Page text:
Running from her past and crashing into the present, workaholic Teddy never once visited her parents’ graves and would make up excuses not to, as if ashamed that she is still alive. She has impostor syndrome, and stares at her unrealistic public portraits, airbrushed to a perfection that is unattainable in real life. She is, she thinks, just a “normal abnormal” girl with “normal abnormal” problems and a void she thought needed to be filled with a robust, reckless social life.

In this way, the novel’s epic story mirrors the war within Teddy’s own heart and mind. Theodora Sharp is a lost little girl on the path to adulthood, trying to find herself within the chaos. Her absence and aloofness from the rest of the world are evident when her friend Rory tells her, “Unlike you I actually keep up with what’s going on in the world, I actually care about things outside myself.” Teddy’s self-absorption in her grief is another sort of retreat from others: intimidated by the matriarch with whom she thought she had no blood ties, and intimidated by the fact she might embarrass her by not being able to fully fill her shoes as a Sharp, Teddy fails to realise or learn in time to cherish the relationship with her grandmother that she ultimately loses. Throughout, Teddy must ask herself who she is, what her purpose in life might be, both as Death’s Scythe and as a person, as a Sharp. Is she a hero or a villain in her own story?

This book being only the first in the Angel of Death series, is part of the author’s Infernal Artifacts Collection, and Theodora is just one of those Artifacts. I’m excited to find out about the other Infernals in the coming books, to see all the Artifacts assemble and somehow manage to fight for “future worlds.” And I’m also excited to see Theodora’s character evolve from a self-absorbed teenager to a figure on whom ordinary citizens can depend to defend their humanity.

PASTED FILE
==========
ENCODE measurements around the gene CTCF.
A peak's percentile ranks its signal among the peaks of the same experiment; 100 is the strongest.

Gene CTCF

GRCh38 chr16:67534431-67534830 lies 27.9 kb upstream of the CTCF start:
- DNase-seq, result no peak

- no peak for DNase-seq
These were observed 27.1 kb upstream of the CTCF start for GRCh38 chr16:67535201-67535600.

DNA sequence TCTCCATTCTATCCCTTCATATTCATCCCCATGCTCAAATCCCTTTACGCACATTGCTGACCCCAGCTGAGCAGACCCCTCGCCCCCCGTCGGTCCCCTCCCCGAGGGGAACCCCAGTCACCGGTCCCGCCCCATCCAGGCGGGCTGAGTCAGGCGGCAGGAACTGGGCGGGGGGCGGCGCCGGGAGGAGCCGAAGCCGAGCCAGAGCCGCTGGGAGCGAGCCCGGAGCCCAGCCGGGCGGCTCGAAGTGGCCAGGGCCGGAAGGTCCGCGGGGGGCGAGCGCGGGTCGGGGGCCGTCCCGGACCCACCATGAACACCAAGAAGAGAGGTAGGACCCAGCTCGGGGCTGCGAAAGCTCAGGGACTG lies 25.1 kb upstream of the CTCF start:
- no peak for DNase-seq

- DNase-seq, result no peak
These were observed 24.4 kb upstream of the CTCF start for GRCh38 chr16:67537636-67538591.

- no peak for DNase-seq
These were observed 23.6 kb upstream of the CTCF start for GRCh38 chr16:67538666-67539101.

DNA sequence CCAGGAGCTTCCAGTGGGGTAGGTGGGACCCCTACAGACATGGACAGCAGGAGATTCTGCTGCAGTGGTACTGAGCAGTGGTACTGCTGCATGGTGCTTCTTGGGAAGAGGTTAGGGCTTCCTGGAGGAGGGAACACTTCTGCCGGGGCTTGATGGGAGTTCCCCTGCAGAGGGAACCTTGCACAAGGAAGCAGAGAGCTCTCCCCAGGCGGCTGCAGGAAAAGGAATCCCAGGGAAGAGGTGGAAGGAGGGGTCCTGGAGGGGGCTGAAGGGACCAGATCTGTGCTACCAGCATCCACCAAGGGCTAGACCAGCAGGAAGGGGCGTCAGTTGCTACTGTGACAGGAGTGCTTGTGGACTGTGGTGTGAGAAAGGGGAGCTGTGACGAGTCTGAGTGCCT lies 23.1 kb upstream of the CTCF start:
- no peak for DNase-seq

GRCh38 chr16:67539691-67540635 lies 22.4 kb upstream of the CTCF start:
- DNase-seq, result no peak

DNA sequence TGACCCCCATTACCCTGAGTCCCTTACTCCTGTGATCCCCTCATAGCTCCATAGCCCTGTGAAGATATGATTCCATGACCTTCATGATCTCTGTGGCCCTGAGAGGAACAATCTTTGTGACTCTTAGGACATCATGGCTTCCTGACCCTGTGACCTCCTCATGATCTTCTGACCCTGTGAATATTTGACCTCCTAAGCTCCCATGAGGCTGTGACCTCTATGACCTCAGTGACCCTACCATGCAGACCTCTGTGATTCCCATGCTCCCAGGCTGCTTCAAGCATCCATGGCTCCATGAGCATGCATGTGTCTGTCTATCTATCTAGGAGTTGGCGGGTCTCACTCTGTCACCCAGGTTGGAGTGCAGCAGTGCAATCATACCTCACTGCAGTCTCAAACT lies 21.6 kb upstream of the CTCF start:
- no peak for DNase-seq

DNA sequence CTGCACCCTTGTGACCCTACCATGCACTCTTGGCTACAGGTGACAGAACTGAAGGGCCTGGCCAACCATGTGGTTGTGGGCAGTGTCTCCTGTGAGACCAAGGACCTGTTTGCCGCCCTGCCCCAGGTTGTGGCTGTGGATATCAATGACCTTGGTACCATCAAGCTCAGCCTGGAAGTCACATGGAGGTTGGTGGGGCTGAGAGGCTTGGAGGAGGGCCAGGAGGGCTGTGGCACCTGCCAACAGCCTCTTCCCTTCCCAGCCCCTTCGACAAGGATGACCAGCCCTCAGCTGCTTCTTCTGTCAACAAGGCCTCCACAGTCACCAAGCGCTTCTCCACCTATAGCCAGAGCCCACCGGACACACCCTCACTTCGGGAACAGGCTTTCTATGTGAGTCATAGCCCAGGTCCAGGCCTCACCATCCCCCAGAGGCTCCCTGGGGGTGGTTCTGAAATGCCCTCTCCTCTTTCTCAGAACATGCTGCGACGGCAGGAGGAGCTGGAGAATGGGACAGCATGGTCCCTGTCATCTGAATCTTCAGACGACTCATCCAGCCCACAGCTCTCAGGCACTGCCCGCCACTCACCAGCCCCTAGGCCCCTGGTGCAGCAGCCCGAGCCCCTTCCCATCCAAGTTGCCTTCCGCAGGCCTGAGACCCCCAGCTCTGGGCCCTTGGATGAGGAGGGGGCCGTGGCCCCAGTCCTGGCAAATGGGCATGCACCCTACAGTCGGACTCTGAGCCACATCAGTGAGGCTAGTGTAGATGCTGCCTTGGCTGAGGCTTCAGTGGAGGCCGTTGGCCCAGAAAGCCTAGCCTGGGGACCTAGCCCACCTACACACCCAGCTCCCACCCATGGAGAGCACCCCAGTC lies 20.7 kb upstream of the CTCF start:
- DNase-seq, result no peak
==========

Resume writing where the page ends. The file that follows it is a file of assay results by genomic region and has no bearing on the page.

Racheal Chitwonde is a writer from Zimbabwe. Her work has appeared in The Blue Marble Review, Eureka Street, Wet Dreamz Journal, East Wave Magazine, Sage Cigarettes, Stick Figure Journal, CloutBase Magazine, Poetry Soup.com, and Africangn.net/poetry-platform. She is the receiver of the 2019 Certificate Petal Star Award from Inked with Magic, and a Certificate of Appreciation from The Writer's Manger Network. She was the first winner of the Fortnight Poetry Competition, second runner-up in the Kuchanaya Poetry Contest, and the third runner-up of the Black History Poetry Slam.
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I can’t say any of this to the man next to me because he is wearing a tie
Language blasts through the malicious intentions and blows them to ash. Language rises triumphant over fangs and claws. Language, in other words, is presented as something more than a medium for communication. Language, regardless of how it is purposed, must be recognized as a weapon.
verb 4 [C] to constantly be at war, spill your blood and drink. to faint and revive yourself. to brag of your scars.